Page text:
This cannot be rationalized as a Stop Germany by Whatever Means Necessary policy. Such a policy would have induced Stalin to act very differently than he did. Instead, it is best explained as an opportunistic way of dealing with all of his enemies, and realizing his fondest territorial and political ambitions in the bargain. Rather than treating Germany as an existential threat, he considered it just one enemy among many, and cannily maneuvered to pit his enemies against one another, and to swoop in to grab considerable spoils for himself.
Indeed, Stalin was brutally frank in his explanation of his motives. In a speech to the Politburo on 19 August, 1939 (but which was not made public until 1994–go figure), Stalin said:
We must accept the proposals of Germany and diplomatically discard the British and French delegation. The destruction of Poland and the annexation of Ukrainian Galicia will be our first gain. Nonetheless, we must foresee the consequences of both Germany’s defeat and Germany’s victory. In the event of a defeat the formation of a Communist government in Germany will be essential . . . . Above all, our task is to ensure that Germany be engaged in war for as long as possible and that Britain and France be so exhausted that they could not suppress a German Communist government.
Does it get any clearer than that?
In sum, the counter-narrative of Molotov-Ribbentrop, that it was needed for an isolated USSR to ensure its security after the Western Powers had capitulated at Munich, is contrary to: the actual course of events in 1939, an understanding of Stalin’s worldview and personality, and his very words. Although in retrospect it seems obvious that Hitler was an existential threat to the USSR, and that Stalin must have been acting with a singleminded purpose to counter that threat, that retrospective perspective is misleading in the extreme. The contemporary evidence tells a very different story.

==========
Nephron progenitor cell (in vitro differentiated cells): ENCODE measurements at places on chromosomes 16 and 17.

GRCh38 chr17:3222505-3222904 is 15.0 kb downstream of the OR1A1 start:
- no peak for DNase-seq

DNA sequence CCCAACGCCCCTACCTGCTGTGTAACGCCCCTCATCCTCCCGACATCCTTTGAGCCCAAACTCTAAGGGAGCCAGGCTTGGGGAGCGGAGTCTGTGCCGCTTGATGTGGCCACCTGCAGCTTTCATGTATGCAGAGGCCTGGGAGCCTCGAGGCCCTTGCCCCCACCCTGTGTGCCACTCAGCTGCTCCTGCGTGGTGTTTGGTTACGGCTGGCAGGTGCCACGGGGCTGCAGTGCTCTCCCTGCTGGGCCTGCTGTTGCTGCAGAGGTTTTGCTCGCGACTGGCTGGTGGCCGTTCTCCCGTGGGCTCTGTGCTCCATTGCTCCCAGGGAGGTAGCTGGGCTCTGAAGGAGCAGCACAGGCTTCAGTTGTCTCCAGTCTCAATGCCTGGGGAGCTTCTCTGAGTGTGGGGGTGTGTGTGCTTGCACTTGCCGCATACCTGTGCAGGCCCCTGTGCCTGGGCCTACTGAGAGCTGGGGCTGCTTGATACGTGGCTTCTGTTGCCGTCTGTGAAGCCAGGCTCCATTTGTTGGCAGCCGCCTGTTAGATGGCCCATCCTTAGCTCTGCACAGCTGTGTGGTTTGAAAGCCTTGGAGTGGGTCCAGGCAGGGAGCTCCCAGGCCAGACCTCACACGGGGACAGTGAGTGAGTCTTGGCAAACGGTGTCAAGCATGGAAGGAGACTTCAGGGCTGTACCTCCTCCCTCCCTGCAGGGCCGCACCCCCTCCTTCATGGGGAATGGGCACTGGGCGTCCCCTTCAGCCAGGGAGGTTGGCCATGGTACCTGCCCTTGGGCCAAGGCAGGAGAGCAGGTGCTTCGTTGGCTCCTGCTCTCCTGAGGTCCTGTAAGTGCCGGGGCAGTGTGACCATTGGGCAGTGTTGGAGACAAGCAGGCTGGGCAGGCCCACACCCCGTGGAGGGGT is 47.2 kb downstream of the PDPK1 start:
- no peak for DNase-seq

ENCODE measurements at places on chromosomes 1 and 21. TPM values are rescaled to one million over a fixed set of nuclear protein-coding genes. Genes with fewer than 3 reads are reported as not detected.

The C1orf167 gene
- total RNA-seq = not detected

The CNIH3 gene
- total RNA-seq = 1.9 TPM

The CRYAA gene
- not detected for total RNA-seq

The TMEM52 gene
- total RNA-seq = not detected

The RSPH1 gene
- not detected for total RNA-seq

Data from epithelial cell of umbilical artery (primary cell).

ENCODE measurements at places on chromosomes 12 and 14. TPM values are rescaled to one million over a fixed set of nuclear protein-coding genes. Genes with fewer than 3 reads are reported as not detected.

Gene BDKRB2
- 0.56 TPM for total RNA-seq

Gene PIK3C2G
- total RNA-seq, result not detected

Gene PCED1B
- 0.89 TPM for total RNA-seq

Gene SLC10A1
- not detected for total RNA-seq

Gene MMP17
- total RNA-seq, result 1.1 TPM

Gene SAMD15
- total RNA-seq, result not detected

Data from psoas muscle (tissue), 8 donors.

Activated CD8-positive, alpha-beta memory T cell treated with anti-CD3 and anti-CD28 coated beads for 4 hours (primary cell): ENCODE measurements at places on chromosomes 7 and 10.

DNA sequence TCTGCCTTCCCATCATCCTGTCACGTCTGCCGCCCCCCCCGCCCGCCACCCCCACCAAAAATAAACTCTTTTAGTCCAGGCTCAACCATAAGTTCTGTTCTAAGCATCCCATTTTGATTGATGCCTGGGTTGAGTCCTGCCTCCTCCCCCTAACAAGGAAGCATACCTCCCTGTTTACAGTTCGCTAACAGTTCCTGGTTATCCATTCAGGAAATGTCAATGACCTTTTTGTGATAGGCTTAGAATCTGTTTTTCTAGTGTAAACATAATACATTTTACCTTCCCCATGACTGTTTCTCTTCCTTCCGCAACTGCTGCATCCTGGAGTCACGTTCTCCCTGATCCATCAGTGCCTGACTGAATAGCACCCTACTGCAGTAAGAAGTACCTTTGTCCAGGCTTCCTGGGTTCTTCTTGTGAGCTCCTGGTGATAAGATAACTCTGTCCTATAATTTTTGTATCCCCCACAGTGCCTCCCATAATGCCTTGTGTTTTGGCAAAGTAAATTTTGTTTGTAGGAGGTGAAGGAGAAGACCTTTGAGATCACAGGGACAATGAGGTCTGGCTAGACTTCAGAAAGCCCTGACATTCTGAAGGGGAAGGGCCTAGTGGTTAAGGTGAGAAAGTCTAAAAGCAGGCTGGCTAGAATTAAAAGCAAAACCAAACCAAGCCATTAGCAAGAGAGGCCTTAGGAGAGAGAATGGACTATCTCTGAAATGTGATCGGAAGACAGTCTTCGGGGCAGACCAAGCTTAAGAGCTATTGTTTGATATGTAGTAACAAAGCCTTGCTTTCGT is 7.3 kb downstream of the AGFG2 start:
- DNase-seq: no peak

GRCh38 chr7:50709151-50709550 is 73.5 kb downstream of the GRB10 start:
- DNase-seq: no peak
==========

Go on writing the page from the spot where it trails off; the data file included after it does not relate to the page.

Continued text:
To put it more bluntly: Stalin bears great responsibility for the outbreak of the Second World War. He wanted war–between Germany, Britain, and France–and he got it. Indeed, until May, 1940, from his perspective the war was a great boon. It pitted his enemies against one another, rather than against him. What’s more, he gained substantial territories in the bargain, and destroyed what had long been a Soviet bugbear–an independent Poland.
The Second World War would not have broken out when it did and where it did had not Stalin, as part of a coldly calculating policy to advance Soviet interests, dealt with Hitler. We cannot say that it might not have broken out later or at some other time. But WWII as it happened was a war of Stalin’s choosing. He just thought he was choosing a war between his enemies. His was a strategy of “let’s you and him fight.” In retrospect, it was a catastrophic error. But at the time, Stalin believed he had executed an incredible coup. Indeed, he was so enamored with it that he was reluctant to admit its ultimate failure even after German tanks rolled east on 22 June, 1941.
And, regardless of the motivations for the Pact, the unspeakable brutality of the USSR’s implementation of its terms should never be ignored. I encourage you to read Overy’s account of what the Soviets did in Poland and the Baltics in the aftermath of the Pact–if you have the stomach for it. Russians who sputter and whine and posture about the hostility of modern Poles or Lithuanians or Estonians or Latvians, and who threaten retribution against those who “slander” the good name of the USSR, should instead be deeply ashamed of Soviet behavior, and understanding of these attitudes. Indeed, as Russians (and everybody else) are wont to point out, the Nazis were monsters. If so, then why do myriad eastern Europeans find it so hard to differentiate between Nazis and Soviets? The most obvious answer: The Soviets were monsters too.